Recently I found myself arguing in favor of automated deployments and builds (from both the Database side and the code side). In of itself, this is not new. I’ve been an advocate for this as long as I can remember. Before you somehow think me a principled man, remember that I embrace the three virtues of a good programmer:
Laziness – The quality that makes you go to great effort to reduce overall energy expenditure. It makes you write labor-saving programs that other people will find useful, and document what you wrote so you don’t have to answer so many questions about it. Hence, the first great virtue of a programmer. Also hence, this book. See also impatience and hubris.
Impatience – The anger you feel when the computer is being lazy. This makes you write programs that don’t just react to your needs, but actually anticipate them. Or at least pretend to. Hence, the second great virtue of a programmer. See also laziness and hubris.
Hubris – Excessive pride, the sort of thing Zeus zaps you for. Also the quality that makes you write (and maintain) programs that other people won’t want to say bad things about. Hence, the third great virtue of a programmer. See also laziness and impatience.
I admit, I’ve strayed from the fold. When I bought my Macbook Pro, my first task was to set up my development environment. Besides the normal pain of having to have Windows 98SE, WinXP, and Win7 discs for this install, I needed to pull down the Source code for my projects and get IIS and SQL Server set up for local development.
Enter: Giant Gaping Flaw In My Plan.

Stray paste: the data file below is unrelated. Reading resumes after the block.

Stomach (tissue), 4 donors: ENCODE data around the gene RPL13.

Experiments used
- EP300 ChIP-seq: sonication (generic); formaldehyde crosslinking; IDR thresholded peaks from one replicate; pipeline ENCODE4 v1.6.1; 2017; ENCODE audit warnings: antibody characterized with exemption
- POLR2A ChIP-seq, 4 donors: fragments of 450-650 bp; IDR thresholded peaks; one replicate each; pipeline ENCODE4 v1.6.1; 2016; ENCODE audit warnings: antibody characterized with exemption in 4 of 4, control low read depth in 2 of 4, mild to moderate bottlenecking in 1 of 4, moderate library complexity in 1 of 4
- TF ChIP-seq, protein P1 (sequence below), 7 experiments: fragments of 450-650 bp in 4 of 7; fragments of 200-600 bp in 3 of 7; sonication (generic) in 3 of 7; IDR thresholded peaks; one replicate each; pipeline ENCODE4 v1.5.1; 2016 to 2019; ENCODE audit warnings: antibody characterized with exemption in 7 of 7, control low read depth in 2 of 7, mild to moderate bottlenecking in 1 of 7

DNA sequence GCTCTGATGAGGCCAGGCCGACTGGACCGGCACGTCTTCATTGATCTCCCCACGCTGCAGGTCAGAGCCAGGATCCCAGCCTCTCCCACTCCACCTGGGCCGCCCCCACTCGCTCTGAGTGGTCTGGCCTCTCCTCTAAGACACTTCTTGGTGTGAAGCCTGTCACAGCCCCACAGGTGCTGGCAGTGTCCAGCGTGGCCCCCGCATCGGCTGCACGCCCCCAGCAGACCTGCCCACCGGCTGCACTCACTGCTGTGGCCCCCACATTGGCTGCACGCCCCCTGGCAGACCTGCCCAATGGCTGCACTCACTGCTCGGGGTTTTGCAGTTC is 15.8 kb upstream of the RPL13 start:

As it turns out, the twiddling I’ve done with local builds to ensure that SQL Server runs (instead of just throwing error 40) doesn’t translate well across dev environments. Neither does the database. My database isn’t in source control.
So this week I’m taking the time to put my database under source control and working on scripting out the settings needed to bring any development environment I’ve built up to speed using Powershell.
I can hear some of you now, wondering Why the hell is he doing that for his personal projects? The answer is simple. I need to practice what I preach. Yes, it’s overkill, but it’s also beneficial. I can’t tell you how many times I’ve dealt with a new hire who has had to spend time setting up their own development environment. Doing this will give me the experience necessary to automate that for any future work. Plus, building ladders is fun.
Gaming is my second favorite thing to do with a computer. It’s surprising then that I spend very little time writing about it.
That ends here. Line.
Borderlands has been out for a while now, but I’m just now getting into the meat and potatoes of the game. Last night a friend and I reached the New Haven Portion of the game — approximately 2/3rds of the way through the game. At this point I’m confident that I can make a ‘buy’ recommendation for the game. It has Diablo-inspired loot mechanisms, and it provides an avenue for PC players to play cooperatively online, both ‘musts’ in my book. If you do buy it, do yourself a favor and do all of the side-quests. Too many times people buy a 40-hour game and finish it in 3 hours.
As they say: Getting there is half the fun.